by atcroft (Monsignor) on Nov 21, 2013 at 19:59 UTC

    Rereading your post, I will ask this (for completeness)-have you looked over what is being backed up to be sure you are not backing up unnecessary files (cache/temp files, installers/ISOs/other large files you have elsewhere, etc.)? Also, does your backup include things that may be changing frequently (example: database files, Outlook .ost/.pst files, etc.) that may result in changes/updates causing the entire file to be archived multiple times?

    Just a thought.

      This is a good point... Basically I'm klutz proofing my work machine. Protecting against accidental deletions. So I'm blindly backing up everything. And relying on the deduplicating power of rsync snapshots.
Re: Curve fitting for rsync snapshot deletion
by DrHyde (Prior) on Nov 22, 2013 at 12:01 UTC
    Rather than a homebrew system, I recommend that you use rsnapshot.
      I have been using BackupPC for years. It is written in Perl, based on the rsync protocol, and has sophisticated scheduling, file pooling, and expiry systems to minimize disk usage. It has a web UI to view the contents of backups. I backup eight Linux and Windows systems each night to a BackupPC volume on a 1TB hard disk and then periodically snapshot the volume and copy the snapshot to an eSATA hard disk (copy takes about 90 mins) and store that off site. It has worked well for me.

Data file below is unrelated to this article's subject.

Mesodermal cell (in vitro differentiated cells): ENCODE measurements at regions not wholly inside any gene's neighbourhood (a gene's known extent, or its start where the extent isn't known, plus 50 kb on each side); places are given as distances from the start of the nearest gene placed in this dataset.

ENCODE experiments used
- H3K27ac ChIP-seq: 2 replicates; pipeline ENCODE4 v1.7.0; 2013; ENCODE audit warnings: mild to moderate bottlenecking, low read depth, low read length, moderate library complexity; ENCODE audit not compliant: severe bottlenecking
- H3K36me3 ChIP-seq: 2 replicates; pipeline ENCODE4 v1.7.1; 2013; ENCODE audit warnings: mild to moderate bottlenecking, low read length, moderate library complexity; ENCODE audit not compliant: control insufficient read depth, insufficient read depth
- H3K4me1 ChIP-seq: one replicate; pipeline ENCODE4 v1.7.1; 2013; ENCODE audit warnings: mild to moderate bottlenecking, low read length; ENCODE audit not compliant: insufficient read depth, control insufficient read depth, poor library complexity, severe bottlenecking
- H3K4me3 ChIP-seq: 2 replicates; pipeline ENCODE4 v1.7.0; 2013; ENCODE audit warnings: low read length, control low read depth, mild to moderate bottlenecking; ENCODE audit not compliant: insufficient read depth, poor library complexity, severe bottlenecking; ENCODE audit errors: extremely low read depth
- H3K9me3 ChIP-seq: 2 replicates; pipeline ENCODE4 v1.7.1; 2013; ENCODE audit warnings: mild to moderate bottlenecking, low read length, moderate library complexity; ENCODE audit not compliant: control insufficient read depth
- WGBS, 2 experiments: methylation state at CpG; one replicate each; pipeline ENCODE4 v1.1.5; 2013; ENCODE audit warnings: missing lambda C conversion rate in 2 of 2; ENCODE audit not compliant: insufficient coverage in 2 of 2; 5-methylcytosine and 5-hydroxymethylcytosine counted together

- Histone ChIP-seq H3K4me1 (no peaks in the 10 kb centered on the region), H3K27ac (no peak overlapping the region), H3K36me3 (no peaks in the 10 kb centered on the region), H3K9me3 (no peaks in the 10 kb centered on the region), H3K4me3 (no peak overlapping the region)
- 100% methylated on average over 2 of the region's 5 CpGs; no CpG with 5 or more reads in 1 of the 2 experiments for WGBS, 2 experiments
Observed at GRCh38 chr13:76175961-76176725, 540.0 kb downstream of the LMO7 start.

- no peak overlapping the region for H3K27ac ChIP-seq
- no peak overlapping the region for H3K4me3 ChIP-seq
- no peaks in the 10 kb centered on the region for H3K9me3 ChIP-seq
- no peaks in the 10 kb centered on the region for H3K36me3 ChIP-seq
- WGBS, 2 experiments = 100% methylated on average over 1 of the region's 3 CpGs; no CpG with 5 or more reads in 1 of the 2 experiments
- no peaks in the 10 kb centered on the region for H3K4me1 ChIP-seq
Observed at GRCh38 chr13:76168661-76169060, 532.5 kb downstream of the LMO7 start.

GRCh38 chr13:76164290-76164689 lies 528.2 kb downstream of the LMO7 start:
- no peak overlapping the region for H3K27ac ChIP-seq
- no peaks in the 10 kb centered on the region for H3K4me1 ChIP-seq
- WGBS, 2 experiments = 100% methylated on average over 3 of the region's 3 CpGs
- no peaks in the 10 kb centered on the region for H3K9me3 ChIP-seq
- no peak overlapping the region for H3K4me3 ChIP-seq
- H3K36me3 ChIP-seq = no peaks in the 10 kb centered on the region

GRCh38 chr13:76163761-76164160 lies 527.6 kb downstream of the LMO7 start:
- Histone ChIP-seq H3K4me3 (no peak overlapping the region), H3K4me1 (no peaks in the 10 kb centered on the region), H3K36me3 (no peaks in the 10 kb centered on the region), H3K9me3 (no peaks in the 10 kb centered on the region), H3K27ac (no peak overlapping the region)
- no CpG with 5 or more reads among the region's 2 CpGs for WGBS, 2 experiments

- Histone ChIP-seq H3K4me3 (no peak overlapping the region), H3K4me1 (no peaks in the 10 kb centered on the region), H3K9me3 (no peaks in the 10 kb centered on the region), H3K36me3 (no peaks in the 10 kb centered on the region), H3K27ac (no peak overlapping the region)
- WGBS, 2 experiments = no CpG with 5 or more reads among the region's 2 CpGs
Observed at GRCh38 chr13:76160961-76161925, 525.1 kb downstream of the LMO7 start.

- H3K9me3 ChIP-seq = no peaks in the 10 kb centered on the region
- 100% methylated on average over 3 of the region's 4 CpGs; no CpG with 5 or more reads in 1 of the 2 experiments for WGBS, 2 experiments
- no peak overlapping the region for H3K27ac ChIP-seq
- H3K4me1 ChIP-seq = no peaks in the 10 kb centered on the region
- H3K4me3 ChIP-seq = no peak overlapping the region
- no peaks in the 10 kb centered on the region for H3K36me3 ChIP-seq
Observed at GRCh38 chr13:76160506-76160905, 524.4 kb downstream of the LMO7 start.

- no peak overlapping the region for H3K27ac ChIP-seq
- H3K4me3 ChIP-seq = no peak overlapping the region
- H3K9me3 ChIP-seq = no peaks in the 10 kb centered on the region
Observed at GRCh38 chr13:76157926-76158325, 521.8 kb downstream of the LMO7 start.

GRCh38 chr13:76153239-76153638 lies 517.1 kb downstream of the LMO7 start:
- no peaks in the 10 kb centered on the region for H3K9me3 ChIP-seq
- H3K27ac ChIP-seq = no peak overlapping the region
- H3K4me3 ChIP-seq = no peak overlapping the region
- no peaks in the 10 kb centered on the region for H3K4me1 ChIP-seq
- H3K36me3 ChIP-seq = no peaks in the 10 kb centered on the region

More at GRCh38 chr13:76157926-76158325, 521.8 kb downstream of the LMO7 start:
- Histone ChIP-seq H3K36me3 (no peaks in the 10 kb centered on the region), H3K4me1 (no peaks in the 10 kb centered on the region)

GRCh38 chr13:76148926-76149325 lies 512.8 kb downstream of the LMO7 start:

Re: Curve fitting for rsync snapshot deletion
by Preceptor (Chaplain) on Nov 23, 2013 at 12:51 UTC

    If your objective is to have degrading resolution of snaps as time passes, might I suggest instead - run 3 'sets' of snaps. A '15m' schedule, a 'daily' scheduled, and a 'weekly' schedule.

    And then automate the deletions in each with e.g. 'find' - when you're >95% work through each, and purge the '15m' backups more aggressively than the daily/weeklies.